Reason - Some see this as God given for example Aquinas and it allows us to work out for ourselves what God's purpose is for humanity. Combined with Scripture it can aid humans effectively in their pursuit of the good life. However others see it as part of our "fallen" nature and therefore of limited value. Reason can be nothing more than human wull rather than God's will.

Conscience - some see this as directl the voice of God, others see it as a facility to reason to the truth having been implanted by God but it is also open to erroneous decisions. Some Christians dismiss it completely in relation to God and see it from a sociological or psychological viewpoint. 

Holy Spirit - can we be sure we are being inspired by God rather than man's own desires? Some Christians see it as dangerous when being used solely as the source of authority 

The authority of the Church - some see seeking authority from the Pope and the Church authorities as being too lacking in inspiration from God and too absolutists in its laws, demoting the personal relationship that individuals have with God 

5 of 8

Main ethical principles of Christianity

  • God created humans in his image and life is therefore sacred
  • Human have time on earth to grow in the likeness of God 
  • All humans have God given purpose
  • All humans are equal 
  • Humans have been given freedom and responsibilities 
  • Freedom has led to ignorance and sin in the world and these destroy our relationship with God
  • A core belief is our responsibility to love your neighbour as yourself. This includes the poor and weak in society, recognising that God is in everyone that you meet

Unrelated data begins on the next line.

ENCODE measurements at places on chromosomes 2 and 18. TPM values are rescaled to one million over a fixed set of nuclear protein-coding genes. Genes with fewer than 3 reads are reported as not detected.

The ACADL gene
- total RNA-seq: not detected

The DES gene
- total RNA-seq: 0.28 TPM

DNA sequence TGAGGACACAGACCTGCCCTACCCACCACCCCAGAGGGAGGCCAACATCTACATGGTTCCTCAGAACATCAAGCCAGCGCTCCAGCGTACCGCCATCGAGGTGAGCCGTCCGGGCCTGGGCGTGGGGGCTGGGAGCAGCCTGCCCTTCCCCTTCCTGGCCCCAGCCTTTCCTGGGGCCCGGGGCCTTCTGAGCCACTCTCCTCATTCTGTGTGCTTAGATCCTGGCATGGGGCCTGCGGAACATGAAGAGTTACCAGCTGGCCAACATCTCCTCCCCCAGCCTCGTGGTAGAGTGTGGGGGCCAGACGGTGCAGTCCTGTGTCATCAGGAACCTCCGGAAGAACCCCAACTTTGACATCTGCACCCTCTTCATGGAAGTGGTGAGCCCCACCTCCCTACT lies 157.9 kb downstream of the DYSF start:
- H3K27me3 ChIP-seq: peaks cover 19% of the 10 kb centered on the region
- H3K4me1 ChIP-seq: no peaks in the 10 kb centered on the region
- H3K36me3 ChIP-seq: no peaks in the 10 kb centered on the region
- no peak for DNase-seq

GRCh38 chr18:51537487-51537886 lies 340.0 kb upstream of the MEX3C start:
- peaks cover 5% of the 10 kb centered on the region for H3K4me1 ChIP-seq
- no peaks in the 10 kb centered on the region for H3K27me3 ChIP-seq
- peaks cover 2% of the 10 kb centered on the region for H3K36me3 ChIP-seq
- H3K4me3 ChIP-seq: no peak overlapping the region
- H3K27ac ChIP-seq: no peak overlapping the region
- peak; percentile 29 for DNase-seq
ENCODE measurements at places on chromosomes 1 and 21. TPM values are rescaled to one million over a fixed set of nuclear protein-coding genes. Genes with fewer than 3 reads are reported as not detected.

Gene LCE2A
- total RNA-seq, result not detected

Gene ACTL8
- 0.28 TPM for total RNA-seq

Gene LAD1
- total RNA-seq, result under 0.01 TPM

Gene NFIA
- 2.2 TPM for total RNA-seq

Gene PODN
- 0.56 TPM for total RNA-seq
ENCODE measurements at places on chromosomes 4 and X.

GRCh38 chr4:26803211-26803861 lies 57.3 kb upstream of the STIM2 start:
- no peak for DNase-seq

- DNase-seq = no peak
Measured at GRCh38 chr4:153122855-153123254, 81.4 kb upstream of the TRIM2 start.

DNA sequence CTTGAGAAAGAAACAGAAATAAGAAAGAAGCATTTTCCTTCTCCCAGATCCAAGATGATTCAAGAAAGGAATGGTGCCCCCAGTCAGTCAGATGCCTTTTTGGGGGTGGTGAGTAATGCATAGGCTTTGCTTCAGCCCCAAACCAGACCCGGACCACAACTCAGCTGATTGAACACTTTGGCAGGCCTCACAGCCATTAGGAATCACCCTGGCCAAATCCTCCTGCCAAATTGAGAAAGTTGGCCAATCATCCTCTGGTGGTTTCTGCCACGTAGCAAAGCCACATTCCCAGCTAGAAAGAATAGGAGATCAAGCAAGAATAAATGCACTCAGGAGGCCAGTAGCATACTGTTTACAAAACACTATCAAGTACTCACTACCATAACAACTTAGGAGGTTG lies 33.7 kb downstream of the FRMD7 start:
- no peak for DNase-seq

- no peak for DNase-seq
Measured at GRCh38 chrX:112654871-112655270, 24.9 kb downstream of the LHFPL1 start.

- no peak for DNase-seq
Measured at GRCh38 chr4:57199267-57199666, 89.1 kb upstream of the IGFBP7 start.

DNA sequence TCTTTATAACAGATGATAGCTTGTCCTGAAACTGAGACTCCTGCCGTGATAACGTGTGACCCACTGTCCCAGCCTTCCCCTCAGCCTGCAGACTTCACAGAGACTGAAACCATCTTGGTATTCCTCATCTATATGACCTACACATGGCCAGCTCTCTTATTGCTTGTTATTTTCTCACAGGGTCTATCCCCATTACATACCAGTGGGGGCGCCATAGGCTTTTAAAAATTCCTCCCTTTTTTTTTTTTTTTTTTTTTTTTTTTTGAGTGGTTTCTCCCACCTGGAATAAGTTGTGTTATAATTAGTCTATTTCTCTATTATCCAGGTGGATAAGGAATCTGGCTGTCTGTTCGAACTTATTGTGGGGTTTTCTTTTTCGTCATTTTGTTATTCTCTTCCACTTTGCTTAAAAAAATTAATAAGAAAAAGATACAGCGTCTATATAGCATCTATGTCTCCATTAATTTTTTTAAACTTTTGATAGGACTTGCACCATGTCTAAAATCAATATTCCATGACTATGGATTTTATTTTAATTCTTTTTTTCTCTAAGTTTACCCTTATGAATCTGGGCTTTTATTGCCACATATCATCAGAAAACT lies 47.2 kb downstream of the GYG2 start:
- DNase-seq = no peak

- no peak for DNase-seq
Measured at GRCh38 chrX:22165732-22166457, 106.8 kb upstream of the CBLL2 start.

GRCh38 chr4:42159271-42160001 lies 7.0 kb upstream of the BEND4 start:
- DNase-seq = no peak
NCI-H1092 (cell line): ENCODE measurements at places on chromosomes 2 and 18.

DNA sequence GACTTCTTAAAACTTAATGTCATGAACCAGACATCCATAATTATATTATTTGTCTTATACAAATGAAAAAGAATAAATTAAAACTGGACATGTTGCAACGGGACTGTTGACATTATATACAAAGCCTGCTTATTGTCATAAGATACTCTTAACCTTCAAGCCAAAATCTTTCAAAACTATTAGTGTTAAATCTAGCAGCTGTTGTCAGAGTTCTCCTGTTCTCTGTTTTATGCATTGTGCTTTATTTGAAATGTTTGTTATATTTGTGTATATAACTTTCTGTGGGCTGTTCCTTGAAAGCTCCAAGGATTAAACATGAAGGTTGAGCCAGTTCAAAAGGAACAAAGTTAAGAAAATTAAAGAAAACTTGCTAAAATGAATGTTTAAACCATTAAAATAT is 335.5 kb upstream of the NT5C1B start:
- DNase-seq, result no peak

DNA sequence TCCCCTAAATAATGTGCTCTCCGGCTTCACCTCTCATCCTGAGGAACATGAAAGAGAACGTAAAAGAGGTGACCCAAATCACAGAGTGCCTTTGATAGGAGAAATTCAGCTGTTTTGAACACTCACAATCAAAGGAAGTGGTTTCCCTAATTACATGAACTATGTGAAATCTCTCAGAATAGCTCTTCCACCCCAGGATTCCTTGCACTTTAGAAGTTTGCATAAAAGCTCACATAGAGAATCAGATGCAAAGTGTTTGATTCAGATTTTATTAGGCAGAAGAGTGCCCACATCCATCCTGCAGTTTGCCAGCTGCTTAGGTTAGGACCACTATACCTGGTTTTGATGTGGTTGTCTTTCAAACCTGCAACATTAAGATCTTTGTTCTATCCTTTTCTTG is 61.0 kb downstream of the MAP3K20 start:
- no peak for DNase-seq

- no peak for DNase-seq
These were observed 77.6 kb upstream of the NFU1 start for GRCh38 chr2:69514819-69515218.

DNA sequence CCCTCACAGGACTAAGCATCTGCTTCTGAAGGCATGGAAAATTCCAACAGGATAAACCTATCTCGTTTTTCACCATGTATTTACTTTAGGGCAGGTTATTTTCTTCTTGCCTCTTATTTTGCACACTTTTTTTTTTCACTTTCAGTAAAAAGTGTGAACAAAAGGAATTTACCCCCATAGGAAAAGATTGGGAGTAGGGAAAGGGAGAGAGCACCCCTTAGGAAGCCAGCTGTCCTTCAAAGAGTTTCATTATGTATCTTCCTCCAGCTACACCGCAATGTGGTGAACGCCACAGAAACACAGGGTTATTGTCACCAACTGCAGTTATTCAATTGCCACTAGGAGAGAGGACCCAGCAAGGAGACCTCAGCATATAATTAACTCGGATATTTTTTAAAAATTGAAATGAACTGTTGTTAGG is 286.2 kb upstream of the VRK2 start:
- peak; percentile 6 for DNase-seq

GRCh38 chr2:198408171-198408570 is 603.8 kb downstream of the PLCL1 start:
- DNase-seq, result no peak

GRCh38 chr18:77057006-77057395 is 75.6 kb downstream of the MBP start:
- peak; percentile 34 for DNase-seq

• Another core belief is that you should love God and follow his laws as revealed by Jesus and in the scriptures. 
  • The life of a Christian will be judged and their efforts will be rewared or punished accordingly 
6 of 8

Absolutivity and Relativity and Jesus

Jesus set aside the detailed requirements of the law in the interest of an expression of love or compassion in particular situations - "Do you think I have come to abolish the law or the prophets? I have not come to abolish the law but to fulfill them." Matt 5:17 

  • Here Jesus argues for the absolute authority of the law, implying that the law sets down an absolute moral code which cannot be compromised. It is universal and prohibits actions regardless of what the circumstances or consequences might be, 
  • Absolute examples of Jesus - "In the same way, a woman who divorces her husband and marries another man commits adultery" Mark 10 and "Do not take revenge on someone who wrongs you." Matt 
  • However there are incidents when Jesus is said to go against the law - Jesus ate from the cornfields on the Sabbath which was condemned as work and he healed a man with the paralysed hand in the synagogue on the Sabbath. In these incidents Jesus recognises a "higher love" - agape. Jesus compromised the law so that a better end could be achieved, implying a relativest approach to law - it is acceptable to disobey the law when circumstances permit it. When questioned about the authority of the law regarding the rules of the Sabbath Jesus replied - "man was not made for the Sabbath, the Sabbath was made for man."
7 of 8

Absolutivity and Relativity and Jesus

When questioned about the two most important commandments Jesus replies - 

"Love the Lord with all your heart and with all your soul and with all your mind and with all your strength." 

"Love thy neighbour as yourself." 

Jesus has effectively summed up the Decalogue into two positive demands - implying that the law is relative to circumstances and can be made to fit these two basic principles. 

Jesus it seems has replaced the entire of the Torah with the single directive which is known as the Golden rule - "do unto others as you would have them done unto you." 

Jesus upheld the authority of the Law but taught that the law is subjective to humanity and is there for the service of human beings. Thus Jesus could be regarded as a relativist and an absolutist. 

8 of 8


No comments have yet been made

Similar Religious Studies resources:

See all Religious Studies resources »See all Ethics resources »